cinematographically


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cin·e·ma·tog·ra·phy

 (sĭn′ə-mə-tŏg′rə-fē)
n.
The art or technique of movie photography, including both the shooting and the processing of the image.

cin′e·mat′o·graph′ic (-măt′ə-grăf′ĭk) adj.
cin′e·mat′o·graph′i·cal·ly adv.
Translations

cinematographically

[ˌsɪnɪˌmætəˈgræfɪklɪ] advcinematograficamente
References in periodicals archive ?
Cinematographically, the depiction of the arid yet lustrous landscape of North Africa never ceases to amaze and duly serves the purpose of reflecting the two different psyches of these men, who are haunted by the past and uncertain of the future.
Cinematographically, that void motivates what many critics have described as the typical "slow pans of the landscape" (1177), which Michelle Raheja calls the "boring parts" (1178) and Jerry White dubs "narrative inefficiency that gives it a certain lyrical quality" (59).
Among the most cinematographically accomplished films in the competition, Watchtower also boasts what must be one of cinema's most dynamic childbirth scenes, and presents a rare and sympathetic portrait of a woman who feels alienated from her baby.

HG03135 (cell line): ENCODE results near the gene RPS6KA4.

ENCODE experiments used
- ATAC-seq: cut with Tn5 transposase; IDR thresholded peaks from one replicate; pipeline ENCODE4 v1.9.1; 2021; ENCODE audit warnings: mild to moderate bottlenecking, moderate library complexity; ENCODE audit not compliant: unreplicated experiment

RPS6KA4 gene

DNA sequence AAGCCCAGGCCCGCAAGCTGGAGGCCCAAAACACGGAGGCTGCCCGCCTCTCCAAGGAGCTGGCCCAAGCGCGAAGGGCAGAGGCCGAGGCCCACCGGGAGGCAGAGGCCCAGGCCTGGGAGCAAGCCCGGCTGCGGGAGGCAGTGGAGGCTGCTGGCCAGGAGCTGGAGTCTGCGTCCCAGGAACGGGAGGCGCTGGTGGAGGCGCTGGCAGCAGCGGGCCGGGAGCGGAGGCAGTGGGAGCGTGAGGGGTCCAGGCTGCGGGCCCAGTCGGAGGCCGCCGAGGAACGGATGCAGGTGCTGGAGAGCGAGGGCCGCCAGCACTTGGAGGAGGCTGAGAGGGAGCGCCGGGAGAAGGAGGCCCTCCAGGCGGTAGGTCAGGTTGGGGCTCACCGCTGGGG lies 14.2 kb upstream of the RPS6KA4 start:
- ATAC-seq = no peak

Author Dani Cavallaro presents The Fairy Tale and Anime: Traditional Themes, Images and Symbols at Play on Screen, a scholarly study of how elements of traditional fairy tales have become narratively and cinematographically embedded in anime (Japanese animation).
The discussion here draws useful distinctions between theatrical staging of the sort found in "The Return" and Victory and the non-theatrical angles of vision and attention to close-up detail, and we come to see how reading cinematographically sheds light upon "the ethics and erotics of looking" in Chance (74).
La strada di Levi is aptly named, insofar as its main goal is to cinematographically retrace Primo Levi's steps home after his liberation from Auschwitz in January of 1945, on the outline of Levi's second book, La tregua (1963).